Banking Reform Bill To Help Community Banks, Main Street America
‘Dodd-Frank’s imprecise, inefficient, one-size-fits-all framework dropped these small institutions into the regulatory maze that was intended for Wall Street. This has forced many to pare down their offerings or close their doors for good. That leaves would-be entrepreneurs, job creators, and existing small businesses who want to expand out to dry. Fortunately, we have an opportunity this week to begin putting things right.’
WASHINGTON, D.C. – U.S. Senate Majority Leader Mitch McConnell (R-KY) delivered the following remarks today on the Senate floor regarding the Economic Growth, Regulatory Relief, and Consumer Protection Act:
“Community banks, credit unions, and other small-scale lenders play a vital role in the U.S. economy. Research from Harvard indicates that community banks provide more than half of all small business loans. Let me repeat that: A majority of small-business loans are handled by community banks. This is even more pronounced in rural areas and farming communities, like those I represent in Kentucky. A whopping seventy-seven percent of agricultural loans come from community banks.
“In this era of online banking and multinational corporations, smaller institutions remain uniquely able to build community connections. Community bankers get to know residents and business owners on a personal level. That perspective lets them extend credit to small-scale entrepreneurs, farmers, ranchers, and other Americans who might not have access otherwise. So when small lenders close their doors, the effects on communities are very real.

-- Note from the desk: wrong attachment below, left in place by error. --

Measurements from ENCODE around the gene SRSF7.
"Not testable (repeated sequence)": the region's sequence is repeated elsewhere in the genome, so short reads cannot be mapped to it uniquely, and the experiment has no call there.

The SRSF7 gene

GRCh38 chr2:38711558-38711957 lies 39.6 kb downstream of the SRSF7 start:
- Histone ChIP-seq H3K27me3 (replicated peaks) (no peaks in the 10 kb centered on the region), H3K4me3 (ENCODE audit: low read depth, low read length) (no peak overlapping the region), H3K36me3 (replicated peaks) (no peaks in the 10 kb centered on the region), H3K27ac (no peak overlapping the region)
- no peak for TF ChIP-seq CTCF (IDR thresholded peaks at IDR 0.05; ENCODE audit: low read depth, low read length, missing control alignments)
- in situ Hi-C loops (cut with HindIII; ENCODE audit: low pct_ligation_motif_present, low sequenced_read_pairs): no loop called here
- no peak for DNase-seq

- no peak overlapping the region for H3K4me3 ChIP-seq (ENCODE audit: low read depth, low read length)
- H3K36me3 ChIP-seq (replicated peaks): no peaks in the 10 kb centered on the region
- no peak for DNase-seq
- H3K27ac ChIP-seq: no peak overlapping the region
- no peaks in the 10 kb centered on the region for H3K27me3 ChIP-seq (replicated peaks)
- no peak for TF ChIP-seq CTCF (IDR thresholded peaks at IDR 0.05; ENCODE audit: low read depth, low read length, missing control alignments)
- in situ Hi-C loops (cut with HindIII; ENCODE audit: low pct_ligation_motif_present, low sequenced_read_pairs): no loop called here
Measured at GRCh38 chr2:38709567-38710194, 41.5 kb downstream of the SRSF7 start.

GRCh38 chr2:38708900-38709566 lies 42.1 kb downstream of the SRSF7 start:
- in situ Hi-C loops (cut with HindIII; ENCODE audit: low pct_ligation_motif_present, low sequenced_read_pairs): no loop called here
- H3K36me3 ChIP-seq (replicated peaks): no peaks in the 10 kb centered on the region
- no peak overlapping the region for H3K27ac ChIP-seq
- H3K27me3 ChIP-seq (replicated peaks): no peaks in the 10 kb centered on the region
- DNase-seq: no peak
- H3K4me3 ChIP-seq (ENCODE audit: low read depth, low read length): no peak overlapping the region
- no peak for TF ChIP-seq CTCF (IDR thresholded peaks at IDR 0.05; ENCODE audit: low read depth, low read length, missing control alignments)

“In 2014, an economist at MIT found that, on average, the closing of a single bank cut the number of new small business loans in the immediate area by more than 10 percent for several years. The problem was extremely pronounced in low-income areas, where a local perspective and personal relationships matter even more. In low-income America, a physical bank closure cuts lending to local small businesses by nearly forty percent. Long story short? The more vulnerable a community, the more they need local lenders.
“But since the federal government implemented massive new regulations under the 2010 Dodd-Frank Act, our community banks and credit unions have been getting squeezed. Dodd-Frank’s imprecise, inefficient, one-size-fits-all framework dropped these small institutions into the regulatory maze that was intended for Wall Street.
“For eight years, they’ve faced a staggering compliance burden that now consumes, on average, 24 percent of their net income. This has forced many to pare down their offerings or close their doors for good. That leaves would-be entrepreneurs, job creators, and existing small businesses who want to expand out to dry. Fortunately, we have an opportunity this week to begin putting things right.
“Today, the Senate continues considering a sensible solution that would streamline regulations and give smaller lenders a fighting chance. Senator Crapo’s Economic Growth, Regulatory Relief, and Consumer Protection Act is the product of thorough committee work. It’s an important step toward unwinding the harm caused by the Obama administration’s knee-jerk reaction to the 2008 financial crisis. And importantly, this bill has strong bipartisan support. On both sides of the aisle, members with a diversity of views on Dodd-Frank itself have recognized that this set of commonsense fixes deserves all of our support. I encourage all Senators to join them.”
Related Issues: Small Business, Economy